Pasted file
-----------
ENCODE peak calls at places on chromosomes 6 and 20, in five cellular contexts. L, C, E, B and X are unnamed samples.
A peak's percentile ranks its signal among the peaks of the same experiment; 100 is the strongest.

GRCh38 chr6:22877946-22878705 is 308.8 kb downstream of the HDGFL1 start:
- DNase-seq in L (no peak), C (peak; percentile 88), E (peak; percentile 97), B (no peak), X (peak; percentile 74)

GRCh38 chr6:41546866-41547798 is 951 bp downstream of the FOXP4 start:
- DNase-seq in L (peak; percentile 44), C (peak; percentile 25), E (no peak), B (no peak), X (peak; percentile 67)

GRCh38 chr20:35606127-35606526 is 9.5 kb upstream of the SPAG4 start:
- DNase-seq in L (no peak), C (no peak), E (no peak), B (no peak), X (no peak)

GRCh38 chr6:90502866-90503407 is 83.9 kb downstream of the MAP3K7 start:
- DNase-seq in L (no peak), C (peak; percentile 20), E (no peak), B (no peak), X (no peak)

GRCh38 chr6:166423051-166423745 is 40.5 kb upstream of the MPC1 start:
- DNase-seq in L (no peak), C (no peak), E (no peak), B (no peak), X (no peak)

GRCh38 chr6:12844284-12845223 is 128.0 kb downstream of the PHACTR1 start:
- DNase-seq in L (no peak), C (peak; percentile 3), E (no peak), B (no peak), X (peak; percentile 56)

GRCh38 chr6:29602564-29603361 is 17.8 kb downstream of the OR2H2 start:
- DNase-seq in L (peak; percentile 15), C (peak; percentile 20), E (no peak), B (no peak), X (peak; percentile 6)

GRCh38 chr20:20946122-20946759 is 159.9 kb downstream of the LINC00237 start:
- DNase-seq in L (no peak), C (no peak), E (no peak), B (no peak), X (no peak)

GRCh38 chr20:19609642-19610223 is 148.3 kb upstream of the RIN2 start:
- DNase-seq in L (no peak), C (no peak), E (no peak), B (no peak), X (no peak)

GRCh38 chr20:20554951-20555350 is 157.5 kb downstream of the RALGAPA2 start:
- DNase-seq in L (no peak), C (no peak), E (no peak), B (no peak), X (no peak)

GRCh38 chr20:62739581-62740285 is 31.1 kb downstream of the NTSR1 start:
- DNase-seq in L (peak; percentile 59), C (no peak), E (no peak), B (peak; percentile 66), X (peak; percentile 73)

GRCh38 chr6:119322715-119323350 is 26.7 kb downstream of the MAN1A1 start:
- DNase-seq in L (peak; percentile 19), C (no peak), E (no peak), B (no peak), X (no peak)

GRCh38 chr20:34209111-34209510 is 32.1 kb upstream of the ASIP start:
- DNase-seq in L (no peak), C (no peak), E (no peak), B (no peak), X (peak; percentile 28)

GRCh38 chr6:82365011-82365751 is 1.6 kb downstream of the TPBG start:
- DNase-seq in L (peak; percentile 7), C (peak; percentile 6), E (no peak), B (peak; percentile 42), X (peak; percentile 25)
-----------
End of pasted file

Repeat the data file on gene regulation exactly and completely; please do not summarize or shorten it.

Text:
ENCODE peak calls at places on chromosomes 6 and 20, in five cellular contexts. L, C, E, B and X are unnamed samples.
A peak's percentile ranks its signal among the peaks of the same experiment; 100 is the strongest.

GRCh38 chr6:22877946-22878705 is 308.8 kb downstream of the HDGFL1 start:
- DNase-seq in L (no peak), C (peak; percentile 88), E (peak; percentile 97), B (no peak), X (peak; percentile 74)

GRCh38 chr6:41546866-41547798 is 951 bp downstream of the FOXP4 start:
- DNase-seq in L (peak; percentile 44), C (peak; percentile 25), E (no peak), B (no peak), X (peak; percentile 67)

GRCh38 chr20:35606127-35606526 is 9.5 kb upstream of the SPAG4 start:
- DNase-seq in L (no peak), C (no peak), E (no peak), B (no peak), X (no peak)

GRCh38 chr6:90502866-90503407 is 83.9 kb downstream of the MAP3K7 start:
- DNase-seq in L (no peak), C (peak; percentile 20), E (no peak), B (no peak), X (no peak)

GRCh38 chr6:166423051-166423745 is 40.5 kb upstream of the MPC1 start:
- DNase-seq in L (no peak), C (no peak), E (no peak), B (no peak), X (no peak)

GRCh38 chr6:12844284-12845223 is 128.0 kb downstream of the PHACTR1 start:
- DNase-seq in L (no peak), C (peak; percentile 3), E (no peak), B (no peak), X (peak; percentile 56)

GRCh38 chr6:29602564-29603361 is 17.8 kb downstream of the OR2H2 start:
- DNase-seq in L (peak; percentile 15), C (peak; percentile 20), E (no peak), B (no peak), X (peak; percentile 6)

GRCh38 chr20:20946122-20946759 is 159.9 kb downstream of the LINC00237 start:
- DNase-seq in L (no peak), C (no peak), E (no peak), B (no peak), X (no peak)

GRCh38 chr20:19609642-19610223 is 148.3 kb upstream of the RIN2 start:
- DNase-seq in L (no peak), C (no peak), E (no peak), B (no peak), X (no peak)

GRCh38 chr20:20554951-20555350 is 157.5 kb downstream of the RALGAPA2 start:
- DNase-seq in L (no peak), C (no peak), E (no peak), B (no peak), X (no peak)

GRCh38 chr20:62739581-62740285 is 31.1 kb downstream of the NTSR1 start:
- DNase-seq in L (peak; percentile 59), C (no peak), E (no peak), B (peak; percentile 66), X (peak; percentile 73)

GRCh38 chr6:119322715-119323350 is 26.7 kb downstream of the MAN1A1 start:
- DNase-seq in L (peak; percentile 19), C (no peak), E (no peak), B (no peak), X (no peak)

GRCh38 chr20:34209111-34209510 is 32.1 kb upstream of the ASIP start:
- DNase-seq in L (no peak), C (no peak), E (no peak), B (no peak), X (peak; percentile 28)

GRCh38 chr6:82365011-82365751 is 1.6 kb downstream of the TPBG start:
- DNase-seq in L (peak; percentile 7), C (peak; percentile 6), E (no peak), B (peak; percentile 42), X (peak; percentile 25)